On a warm Friday afternoon in Amsterdam, the sun-soaked bars are a hive of activity.

After-work drinkers cluster around small tables dotted near the canals, while locals weave deftly through crowds on their bikes.

But as stereotypically Dutch as this scene may be, listen closely and you may be surprised. Among the cacophony of sounds are American voices, British, Spanish, Scandinavian, Australian - everything but Dutch.

"I'd almost say Amsterdam is not really Holland," laughs Edwin Prinsen, the general manager of US giant Cisco's local arm. "Take us for example - we have 44 nationalities of people on our site here. Funnily enough, the city is actually thinking of changing its official language to English. A lot of the big technology companies are in Amsterdam right now, so it is a very cosmopolitan city."


He's not wrong. In the past six years, 90 companies have set up either European or regional headquarters in the city, creating nearly 2,500 jobs and attracting swathes of people from overseas. Slotted into historic buildings lining Amsterdam's canals are the European offices of household names such as Netflix, Uber and Booking.com.

Whilst the city is also home to a growing number of local start-ups, recent figures suggest around 16 per cent of the technology companies there are foreign businesses.

For some, the attractiveness of the Netherlands as a place to set up shop is as a direct result of the UK's Brexit vote. After all, the Dutch government this year revealed it had held talks with more than 250 companies to try to persuade them to move jobs to Amsterdam, including American and Asian firms as they weighed up how to structure their European arms.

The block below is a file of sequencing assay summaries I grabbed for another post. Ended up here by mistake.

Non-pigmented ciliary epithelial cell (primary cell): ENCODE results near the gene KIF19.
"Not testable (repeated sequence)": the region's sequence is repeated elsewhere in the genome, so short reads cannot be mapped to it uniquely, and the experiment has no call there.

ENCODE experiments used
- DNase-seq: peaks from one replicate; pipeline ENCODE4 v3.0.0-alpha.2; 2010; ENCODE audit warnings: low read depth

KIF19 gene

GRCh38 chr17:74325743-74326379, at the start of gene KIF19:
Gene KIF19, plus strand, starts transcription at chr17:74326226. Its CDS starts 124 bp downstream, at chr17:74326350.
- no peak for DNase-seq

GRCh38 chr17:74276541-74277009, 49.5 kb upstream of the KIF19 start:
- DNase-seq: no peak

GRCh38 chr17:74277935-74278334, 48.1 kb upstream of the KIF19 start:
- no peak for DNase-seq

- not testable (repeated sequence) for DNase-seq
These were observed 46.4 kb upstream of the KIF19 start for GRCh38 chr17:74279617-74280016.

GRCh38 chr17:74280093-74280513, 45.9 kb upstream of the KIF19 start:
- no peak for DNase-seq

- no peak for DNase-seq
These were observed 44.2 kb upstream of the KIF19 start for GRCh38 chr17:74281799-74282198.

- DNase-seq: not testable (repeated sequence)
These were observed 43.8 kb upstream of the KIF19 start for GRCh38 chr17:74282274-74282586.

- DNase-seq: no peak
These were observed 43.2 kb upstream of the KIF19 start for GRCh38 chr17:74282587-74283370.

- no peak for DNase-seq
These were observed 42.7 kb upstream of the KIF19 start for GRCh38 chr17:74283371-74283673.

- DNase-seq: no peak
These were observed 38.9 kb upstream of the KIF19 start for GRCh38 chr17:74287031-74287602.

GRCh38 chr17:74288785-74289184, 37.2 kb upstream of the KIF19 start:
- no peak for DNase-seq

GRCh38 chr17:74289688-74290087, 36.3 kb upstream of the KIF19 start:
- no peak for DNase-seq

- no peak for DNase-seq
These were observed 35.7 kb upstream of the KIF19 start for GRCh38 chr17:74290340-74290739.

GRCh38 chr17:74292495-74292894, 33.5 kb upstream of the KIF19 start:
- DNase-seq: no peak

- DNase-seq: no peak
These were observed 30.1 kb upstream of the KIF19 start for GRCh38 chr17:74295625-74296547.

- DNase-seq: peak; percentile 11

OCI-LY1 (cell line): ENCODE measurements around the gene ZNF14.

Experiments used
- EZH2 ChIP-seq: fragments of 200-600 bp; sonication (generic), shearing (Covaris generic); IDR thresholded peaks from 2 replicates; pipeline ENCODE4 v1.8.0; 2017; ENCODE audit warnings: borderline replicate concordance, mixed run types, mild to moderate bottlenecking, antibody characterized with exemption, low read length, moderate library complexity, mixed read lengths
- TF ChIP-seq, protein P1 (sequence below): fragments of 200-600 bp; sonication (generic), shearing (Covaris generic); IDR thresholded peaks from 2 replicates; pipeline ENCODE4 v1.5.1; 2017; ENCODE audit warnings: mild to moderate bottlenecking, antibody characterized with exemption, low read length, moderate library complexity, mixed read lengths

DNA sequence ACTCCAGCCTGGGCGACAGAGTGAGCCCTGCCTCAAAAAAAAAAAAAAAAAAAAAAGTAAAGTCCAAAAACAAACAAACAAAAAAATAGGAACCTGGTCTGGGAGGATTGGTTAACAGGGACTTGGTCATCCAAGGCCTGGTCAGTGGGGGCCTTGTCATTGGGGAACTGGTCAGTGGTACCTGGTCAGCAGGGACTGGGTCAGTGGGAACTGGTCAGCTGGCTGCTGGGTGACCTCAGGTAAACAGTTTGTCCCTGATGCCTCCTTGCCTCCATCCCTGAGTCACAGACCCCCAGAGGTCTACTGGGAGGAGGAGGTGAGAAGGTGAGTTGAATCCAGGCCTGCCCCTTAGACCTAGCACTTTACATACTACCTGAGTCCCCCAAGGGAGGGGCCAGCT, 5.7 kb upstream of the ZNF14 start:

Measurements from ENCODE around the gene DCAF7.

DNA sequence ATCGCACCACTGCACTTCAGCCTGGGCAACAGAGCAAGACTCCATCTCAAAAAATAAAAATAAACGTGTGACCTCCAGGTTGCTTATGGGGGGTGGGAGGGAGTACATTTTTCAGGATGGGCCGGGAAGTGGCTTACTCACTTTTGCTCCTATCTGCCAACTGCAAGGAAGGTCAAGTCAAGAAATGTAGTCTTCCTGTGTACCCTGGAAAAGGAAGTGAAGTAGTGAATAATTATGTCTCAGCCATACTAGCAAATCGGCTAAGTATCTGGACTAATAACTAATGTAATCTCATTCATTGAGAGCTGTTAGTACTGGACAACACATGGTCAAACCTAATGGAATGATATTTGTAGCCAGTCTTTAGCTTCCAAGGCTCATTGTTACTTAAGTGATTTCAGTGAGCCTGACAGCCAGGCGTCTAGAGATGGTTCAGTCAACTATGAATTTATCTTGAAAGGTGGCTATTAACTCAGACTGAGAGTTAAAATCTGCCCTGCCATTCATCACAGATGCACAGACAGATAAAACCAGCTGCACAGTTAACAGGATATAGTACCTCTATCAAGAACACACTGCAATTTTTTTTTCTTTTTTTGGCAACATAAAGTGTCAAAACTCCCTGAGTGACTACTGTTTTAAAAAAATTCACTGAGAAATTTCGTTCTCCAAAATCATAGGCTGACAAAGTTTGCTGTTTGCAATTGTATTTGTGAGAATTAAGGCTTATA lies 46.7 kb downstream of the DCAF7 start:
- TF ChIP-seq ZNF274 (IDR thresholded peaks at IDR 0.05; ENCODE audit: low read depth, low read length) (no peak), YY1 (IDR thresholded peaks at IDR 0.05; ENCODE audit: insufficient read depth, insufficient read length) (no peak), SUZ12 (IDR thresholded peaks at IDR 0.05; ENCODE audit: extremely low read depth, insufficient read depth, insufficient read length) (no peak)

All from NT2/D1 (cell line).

This push has certainly had some major successes - both Panasonic and Sony last year announced they were shifting European headquarters out of the UK and into the Dutch capital.

Boris Veldhuijzen van Zanten, Dutch serial entrepreneur and founder of technology website The Next Web, says it is undeniable that Brexit has had some effect on how the city is drawing in companies, seen as an opportunity to host the EU headquarters of major firms.

"The trends started around the Brexit vote, and I think most people in the Netherlands realised: 'Wait a minute, we're the obvious alternative to London.' Now it feels like all the technology companies are leaving London, and they all mention the same cities they're looking at. It's either Brussels, Berlin, Stockholm or Amsterdam," he says.

Amsterdam may seem the least likely choice. Figures from EY this week placed it lower than the others in a study of the "most attractive tech hubs".

But, Veldhuijzen van Zanten says, when companies "visit all of them, Amsterdam just sticks out - we're really in the process of becoming a bigger central hub in Europe."

Perhaps this shouldn't be such a surprise. Amsterdam was named the world's 11th best place to live in earlier this year, 30 places above London and roundly beating most major cities in France, Germany and Sweden.